Regaining Capacity

With smart repairs and asset management, this collection system regained 1.9 MGD of capacity and discovered 61 miles of sewer

As U.S. cities everywhere struggle with challenging budget shortfalls and aging infrastructure, Taunton, Mass., offers a bold example of how a city can turn a consent order into cost savings and an opportunity to reduce energy consumption.

After identifying 61 miles of unrecorded sewer and making smart repairs to remove some almost 1,000 tons of debris, Taunton, with a population of 50,000, has demonstrated that there's money to be saved through smart maintenance - and the right partner.
Wave 14
Sandwiched between Boston and Providence, R.I., the city found itself under a consent order for longstanding issues involving its collection system. Taunton officials put out a competitive bid for help and Veolia emerged as the winning team, based on the company's knowledge and its environmental track record in the area.

Originally, the city believed it had 96.6 miles of sewer, but Taunton and Veolia soon found 61 additional miles that not been previously mapped.

These extra miles were discovered through visits to the field as well as old-fashioned detective work, as staff combed old sewer records to locate sewer segments that weren't on the original plans.

Every discovery was added to the revised map, and pipes were graded using the Pipeline Assessment Certification Program (PACP), establishing an accurate maintenance benchmark. Staff was also trained on Veolia's global underground asset management practices. As a result, the city now has a true picture of its sanitary sewer layer, and everything is digitally recorded and documented for future reference.

"The key word was collaboration," explains Aniceto Teves, Veolia's collections supervisor for the project. "Knowledge goes nowhere if it isn't shared and people aren't able to collaborate."


While doing the mapping, Veolia and the city found and addressed a number of water quality issues. The team removed 959 tons of debris, which regained the hydraulic capacity of 1.9 million gallons/day (MGD). It also removed 4.5 MGD of infiltration and inflow (I&I) from the collection system. These actions solved numerous inefficiencies:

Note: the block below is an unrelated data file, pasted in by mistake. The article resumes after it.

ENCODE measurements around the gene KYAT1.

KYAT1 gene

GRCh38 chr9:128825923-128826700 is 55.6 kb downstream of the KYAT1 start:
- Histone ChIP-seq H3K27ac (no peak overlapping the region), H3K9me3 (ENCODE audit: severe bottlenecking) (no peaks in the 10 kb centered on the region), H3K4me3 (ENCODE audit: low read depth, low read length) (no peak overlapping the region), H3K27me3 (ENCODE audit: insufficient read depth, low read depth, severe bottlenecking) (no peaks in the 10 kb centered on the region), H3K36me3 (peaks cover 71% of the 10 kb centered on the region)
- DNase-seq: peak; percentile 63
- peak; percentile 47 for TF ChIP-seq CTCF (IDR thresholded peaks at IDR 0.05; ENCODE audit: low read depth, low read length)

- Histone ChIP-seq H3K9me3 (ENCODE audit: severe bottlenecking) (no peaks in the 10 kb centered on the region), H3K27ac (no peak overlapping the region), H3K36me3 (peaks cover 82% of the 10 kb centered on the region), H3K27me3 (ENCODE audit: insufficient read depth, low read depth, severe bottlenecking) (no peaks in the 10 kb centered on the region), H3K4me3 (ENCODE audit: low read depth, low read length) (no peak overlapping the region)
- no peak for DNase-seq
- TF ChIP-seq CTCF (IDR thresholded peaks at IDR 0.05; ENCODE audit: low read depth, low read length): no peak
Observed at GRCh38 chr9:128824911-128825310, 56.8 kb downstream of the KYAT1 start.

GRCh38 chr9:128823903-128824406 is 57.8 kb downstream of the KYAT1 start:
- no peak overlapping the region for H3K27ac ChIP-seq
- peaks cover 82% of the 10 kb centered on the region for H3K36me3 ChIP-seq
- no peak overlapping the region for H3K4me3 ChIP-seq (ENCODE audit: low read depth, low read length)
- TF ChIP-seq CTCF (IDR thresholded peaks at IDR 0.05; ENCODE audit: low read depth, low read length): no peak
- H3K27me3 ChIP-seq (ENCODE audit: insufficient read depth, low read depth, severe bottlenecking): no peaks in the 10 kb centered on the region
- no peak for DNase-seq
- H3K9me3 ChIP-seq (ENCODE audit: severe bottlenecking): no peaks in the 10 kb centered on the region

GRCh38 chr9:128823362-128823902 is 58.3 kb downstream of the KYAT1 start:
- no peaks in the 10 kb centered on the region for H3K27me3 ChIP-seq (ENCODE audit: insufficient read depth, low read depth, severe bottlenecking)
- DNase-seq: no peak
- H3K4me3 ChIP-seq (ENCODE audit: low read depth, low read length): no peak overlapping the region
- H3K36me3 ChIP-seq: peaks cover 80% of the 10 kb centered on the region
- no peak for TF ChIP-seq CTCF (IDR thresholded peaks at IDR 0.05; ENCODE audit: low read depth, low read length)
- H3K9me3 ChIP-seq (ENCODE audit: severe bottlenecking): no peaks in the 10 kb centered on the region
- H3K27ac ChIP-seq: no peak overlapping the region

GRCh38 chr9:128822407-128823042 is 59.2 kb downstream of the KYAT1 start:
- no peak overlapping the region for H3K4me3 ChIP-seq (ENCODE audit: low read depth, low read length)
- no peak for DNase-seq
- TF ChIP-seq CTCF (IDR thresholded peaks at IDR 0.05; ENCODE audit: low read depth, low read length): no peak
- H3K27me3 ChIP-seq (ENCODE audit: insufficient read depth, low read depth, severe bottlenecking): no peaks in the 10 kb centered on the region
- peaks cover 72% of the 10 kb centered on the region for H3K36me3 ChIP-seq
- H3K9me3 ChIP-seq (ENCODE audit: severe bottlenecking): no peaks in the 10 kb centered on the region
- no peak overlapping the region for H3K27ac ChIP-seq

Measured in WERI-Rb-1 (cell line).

• Many homes were improperly connected to the Taunton River, not the system, so their untreated sewage discharged directly into the river either by storm drains or direct connect. Fixing these connections meant big water quality gains for the river.
  • The team identified many homes that were connected to city sewer, but not paying for city sewer. This has generated much needed revenue for the city.
  • Removing the debris resulted in huge energy savings. The city no longer wastes resources treating rainwater and groundwater that slips into the collection system due to poorly maintained pipes.
  • Regaining 1.9 MGD of capacity because of debris removal meant more space in the city's sewer system to accommodate heavy rainfall, helping prevent overflows, saving taxpayers on treatment costs and reducing pipe corrosion.
  • In removing 4.5 MGD of I&I, the team protected the environment from overflows, reduced treatment costs and lessened the need for expensive new projects to handle excess flow.


Then there are benefits that can't be easily measured. These include cleanup costs and fines the city would have been forced to make under the consent decree. Moreover, through its underground asset management program and inspections of sewer tie-ins, Veolia has helped the city plan ahead in terms of sewer repairs and engage in trenchless rehab work when fixes are needed, thus saving Taunton and its taxpayers millions of dollars annually.

The extra hydraulic capacity regained through proactive repairs has another big benefit. Taunton now has the ability to meet some of the increasing demands to accept more sewerage from neighboring communities, which brings in more revenue for the City, a definite plus in these financially challenging times.

"Being able to work directly with the City on this project has been very rewarding," says Teves. "Ultimately, identifying 1.9 MGD of extra capacity through smart maintenance has all the benefits of a collection system expansion. But there's one big exception - it costs a lot less."

Could you benefit from an analysis of your underground infrastructure? Call Veolia at 312-552-2800 or send us an email and we can answer any questions you may have.

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